An interconnected world of cultural sausages
Ian Martin designs a ‘funagogue’
MONDAY. To London for a demo - Justice for Environmental Auteurs. It’s disgraceful that clients are seeking to link our fee increases to rises in global temperature. We all chant: ‘Inflation should be the yardstick for both remuneration and self-regard!’ and feel 3.5 per cent better.
TUESDAY. I’m designing a big scallopy thing in Singapore, full of trees. It has an immensely collaborative feel, various radical and technical examinations, experimental aspects and exciting lines of enquiry, converging in a coveted award.
WEDNESDAY. Lunch with my old ‘friend’ Darcy Farquear’say, who has pissed me right off. His latest act of cultural treachery: ghosting an important weekly feature on ‘metarchitecture’ for the Creative on Sunday. In a fairer world that would be MY gig.
Please don’t ask me what metarchitecture is. I thought I’d made that perfectly clear. Metarchitecture is an internalised Q&A about future epic space and how we should be thinking around the corner. Simply start a sentence with ‘What links…’ Then do a list of stuff. Then categorise it.
What links the quiet symmetry of a Georgian building, Lady Gaga’s upper body strength, Skylon, tin mining, the psychogeography of New York delicatessens, a contrapunctus from The Art of Fugue, the geometry of tulips, an acid jazz pop-up disco, T S Eliot’s Homburg, the M62 westbound, migrating geese, an aerial view of Glastonbury and harvested rain? Metarchitecture.
See? It’s an easy two-step: mince up some random subjects, then shape into a meaningful chain of cultural sausages. Metarchitecture may be just extruded zeit-gristle but it is nevertheless part of our HUMAN DISCOURSE. However, the pretend ‘author’ of the new CoS column is Bauhau, Darcy’s dachshund and now apparently a cultural sausage in his own right.
Ever since the newspaper discovered that a querulous dog in a Marc Jacobs retro-grunge plaid wrap can connect with readers more effectively than a jaundiced architecture critic in a silly hat, Darcy has suffered the humiliation of being content provider for his own neurotic, brainless, yapping pet.
Except now Darcy’s lost that, too. Sinking his fourth Sarcastic Mary, he reveals that he has custody at weekends only. During the week Bauhau stays with his new agent, the fearsome Victoria Spong of Fusilli Spong Talent Agency. And Spong’s had Darcy sacked as ghost writer for the metarchitecture feature. Architecturally critical interns are much, much cheaper. Poor Darcy doesn’t know what to do, beyond a fifth Sarcastic Mary. I tell him he’s got to retaliate. Dump Bauhau entirely. Get another dog. One that looks good in Stella McCartney stuff. He gives me a hard look and a grim smile. We clink glasses.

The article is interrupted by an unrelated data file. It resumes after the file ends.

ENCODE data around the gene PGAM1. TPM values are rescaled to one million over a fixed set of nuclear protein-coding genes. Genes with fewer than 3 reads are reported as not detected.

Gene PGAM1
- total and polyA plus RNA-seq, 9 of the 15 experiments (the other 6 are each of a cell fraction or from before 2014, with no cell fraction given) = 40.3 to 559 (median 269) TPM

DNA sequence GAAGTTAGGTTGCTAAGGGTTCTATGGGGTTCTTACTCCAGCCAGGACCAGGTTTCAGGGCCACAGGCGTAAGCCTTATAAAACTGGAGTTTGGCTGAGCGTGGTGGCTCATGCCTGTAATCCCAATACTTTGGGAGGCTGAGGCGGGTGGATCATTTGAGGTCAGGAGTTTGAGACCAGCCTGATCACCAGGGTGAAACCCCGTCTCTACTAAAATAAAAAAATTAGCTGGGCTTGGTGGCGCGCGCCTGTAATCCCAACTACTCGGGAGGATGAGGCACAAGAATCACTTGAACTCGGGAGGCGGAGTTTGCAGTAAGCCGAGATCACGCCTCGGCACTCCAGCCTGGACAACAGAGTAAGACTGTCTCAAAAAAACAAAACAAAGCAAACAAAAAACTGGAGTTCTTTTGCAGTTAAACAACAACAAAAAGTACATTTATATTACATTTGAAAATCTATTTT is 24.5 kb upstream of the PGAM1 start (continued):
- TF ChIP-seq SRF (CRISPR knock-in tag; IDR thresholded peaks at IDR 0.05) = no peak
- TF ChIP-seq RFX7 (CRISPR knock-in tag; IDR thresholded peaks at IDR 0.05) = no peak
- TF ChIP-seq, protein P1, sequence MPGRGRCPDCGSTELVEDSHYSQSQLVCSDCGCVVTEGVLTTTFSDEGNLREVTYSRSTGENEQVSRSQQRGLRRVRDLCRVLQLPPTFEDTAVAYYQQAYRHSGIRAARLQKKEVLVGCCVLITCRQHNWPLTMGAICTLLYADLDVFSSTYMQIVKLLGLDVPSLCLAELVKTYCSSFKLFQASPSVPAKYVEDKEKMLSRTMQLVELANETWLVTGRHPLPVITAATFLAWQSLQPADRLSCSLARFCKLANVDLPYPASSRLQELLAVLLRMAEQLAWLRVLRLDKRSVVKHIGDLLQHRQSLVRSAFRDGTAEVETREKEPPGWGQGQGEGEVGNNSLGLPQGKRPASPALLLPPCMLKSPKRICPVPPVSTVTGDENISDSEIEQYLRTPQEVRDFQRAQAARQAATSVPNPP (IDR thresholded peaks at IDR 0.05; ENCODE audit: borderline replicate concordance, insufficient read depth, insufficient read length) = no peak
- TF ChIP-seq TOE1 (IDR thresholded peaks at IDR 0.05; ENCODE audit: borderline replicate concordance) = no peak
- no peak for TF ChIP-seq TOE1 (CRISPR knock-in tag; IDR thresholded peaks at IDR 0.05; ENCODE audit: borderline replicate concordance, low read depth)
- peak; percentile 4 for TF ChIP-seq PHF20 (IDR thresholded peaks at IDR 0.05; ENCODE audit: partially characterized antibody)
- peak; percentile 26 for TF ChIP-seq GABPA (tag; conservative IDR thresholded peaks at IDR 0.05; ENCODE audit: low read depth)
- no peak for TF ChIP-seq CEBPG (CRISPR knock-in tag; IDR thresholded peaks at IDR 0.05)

THURSDAY. Freezing. Time to dig out the high-density polystyrene overcoat!
FRIDAY. Design a ‘funagogue’ for some lighthearted Jewish clients.
SATURDAY. To Battersea. I’m architectural dog shopping with Darcy. All he has written in his Moleskine is ‘BBC4-ish…FOUR LEGS…eclipse Bauhau’s intellect with fresh insights? THINK CANINE VERSION OF YOUNG ALAN YENTOB’! Which isn’t much, to be honest.
There’s quite a nice poodle, would definitely look good in something punky. But, as Darcy says, that might come across a bit ‘arch’. A Weimaraner missing most of an ear has a certain rugged appeal, but is too butch for this flimsy, skittish age. Then we spot a border collie, unpretentious and intelligent. The handler explains that the dog is very shortsighted and needs to wear glasses.
‘You know what would suit him?’ babbles a smitten Darcy. The dog looks at him, vaguely. ‘Round-framed. Black. No. Dark tortoiseshell…’ The handler laughs. ‘Never mind the spectacles, check the particulars, love. She’s a BITCH!’ Darcy does that rapid clapping thing and squeaks with delight. The collie strains to interpret the instruction and settles for sitting with an enigmatic, quizzical look. Perfect.
SUNDAY. To a special animal church for the new dog’s christening. She is to be called Bess of Hardwick. I’m a bit choked up actually; never been a dogfather before.
At the reception, Bess is already wearing her new Corb glasses, a fetching black velvet suit and an Elizabethan ruff. She looks ready to take on the male dachshund-dominated world of architecture. As soon as we can find her a theory.
We both imagine Bauhau quaking in his little boots; that’s his default setting. ‘Bring it on!’ hisses Darcy. Bess dashes off to herd a drinks waiter our way.